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Compensation scheme opens for victims of Tesco’s accounting scandal

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Administrator KPMG has confirmed the launch of the Tesco compensation scheme for investors, which will be accepting claims until 22 February 2018.

Around 10,000 Tesco shareholders are entitled to compensation following mis-statement of its financial position in 2014. Compensation is set at a rate of 24.5p per share plus interest of 4% for retail investors.

The scheme was announced by Tesco PLC with the agreement of the regulator, the Financial Conduct Authority (FCA) on 28 March 2017, and relates to Tesco’s trading statement of 29 August 2014 regarding its profit outlook for 2014/15. This outlook was corrected on 22 September 2014.

Investors who bought Tesco PLC shares or certain Tesco listed bonds between 29 August 2014 and 19 September 2014 are eligible for the compensation. Claims can be made via this KPMG Tesco compensation link.

Claimants will lose any right to compensation under this scheme if they do not submit their claim by the 22 February 2018 cut-off point.

Hargreaves Lansdown has been one of a number of stockbrokers working with KPMG to facilitate a claims process that is easier and simpler for their clients. However, brokers can no longer help with claims and investors must now claim directly through the claims portal KPMG has put in place.

Hargreaves Lansdown has been able to help 1,711 investors (724 SIPP and 987 non-SIPP claims) with their compensation claims.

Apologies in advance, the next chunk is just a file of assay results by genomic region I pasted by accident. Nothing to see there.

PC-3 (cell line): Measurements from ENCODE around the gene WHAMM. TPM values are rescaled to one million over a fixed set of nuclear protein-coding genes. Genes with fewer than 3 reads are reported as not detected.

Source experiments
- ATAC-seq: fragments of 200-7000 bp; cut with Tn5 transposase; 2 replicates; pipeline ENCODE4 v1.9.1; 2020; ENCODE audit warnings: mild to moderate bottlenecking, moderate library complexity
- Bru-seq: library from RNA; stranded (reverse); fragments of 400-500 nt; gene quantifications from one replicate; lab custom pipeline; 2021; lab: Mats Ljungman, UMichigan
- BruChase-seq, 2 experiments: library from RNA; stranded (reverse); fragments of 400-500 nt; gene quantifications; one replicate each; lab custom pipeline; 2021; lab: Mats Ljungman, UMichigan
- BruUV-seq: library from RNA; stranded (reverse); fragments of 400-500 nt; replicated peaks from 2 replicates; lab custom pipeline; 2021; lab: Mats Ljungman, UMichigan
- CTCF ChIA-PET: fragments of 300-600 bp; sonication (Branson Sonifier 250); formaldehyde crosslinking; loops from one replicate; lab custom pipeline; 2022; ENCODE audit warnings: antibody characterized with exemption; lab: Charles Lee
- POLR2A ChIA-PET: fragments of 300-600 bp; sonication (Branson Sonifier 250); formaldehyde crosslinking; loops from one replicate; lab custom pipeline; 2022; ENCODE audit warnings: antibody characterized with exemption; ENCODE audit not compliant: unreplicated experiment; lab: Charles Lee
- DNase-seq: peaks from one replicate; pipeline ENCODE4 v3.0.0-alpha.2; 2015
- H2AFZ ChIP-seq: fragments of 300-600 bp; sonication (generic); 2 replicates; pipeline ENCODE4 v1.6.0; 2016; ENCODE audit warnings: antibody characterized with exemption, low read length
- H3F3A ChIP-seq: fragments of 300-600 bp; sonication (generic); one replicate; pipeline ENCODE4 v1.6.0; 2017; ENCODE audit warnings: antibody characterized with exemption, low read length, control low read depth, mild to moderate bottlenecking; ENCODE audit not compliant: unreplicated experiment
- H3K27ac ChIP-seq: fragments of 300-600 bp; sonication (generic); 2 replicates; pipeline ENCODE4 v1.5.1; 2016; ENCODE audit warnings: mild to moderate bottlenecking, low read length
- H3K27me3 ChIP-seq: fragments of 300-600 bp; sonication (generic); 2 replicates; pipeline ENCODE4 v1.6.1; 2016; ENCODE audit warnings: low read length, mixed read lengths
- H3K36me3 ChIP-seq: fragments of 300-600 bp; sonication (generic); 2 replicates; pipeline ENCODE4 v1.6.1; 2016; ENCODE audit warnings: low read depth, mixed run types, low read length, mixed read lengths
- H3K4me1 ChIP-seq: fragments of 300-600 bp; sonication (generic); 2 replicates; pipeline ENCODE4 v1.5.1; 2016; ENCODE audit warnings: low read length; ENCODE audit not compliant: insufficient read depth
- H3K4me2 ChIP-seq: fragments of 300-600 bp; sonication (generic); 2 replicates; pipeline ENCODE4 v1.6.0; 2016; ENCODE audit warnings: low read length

‘Final chapter in the accounting saga’

Danny Cox, chartered financial planner at the firm, said: “Compensating investors is the final chapter in the accounting saga and Tesco is keen to put this episode behind them, especially as CEO Dave Lewis has got the business moving in the right direction despite challenging market conditions. Stronger trading, particularly in the UK, means that after a two-plus year absence, Tesco is planning to restore its dividend this year.

“Investors who have not yet made a compensation claim are now on the clock to submit their claims or receive nothing.”

Hargreaves points out that compensation is paid differently in respect of shares held within ISAs and SIPPs. Compensation for Tesco shares/bonds held in an ISA is not paid directly back into the ISA. However the compensation can be paid in without the amount counting toward the annual ISA allowance.

In the case of SIPP investments, claims must be made by the pension trustees and no action is needed by the investor. Compensation will be paid directly back into the SIPP and will not be treated as a contribution. This means the payment will not benefit from tax relief but also will not count towards normal annual allowance entitlements.

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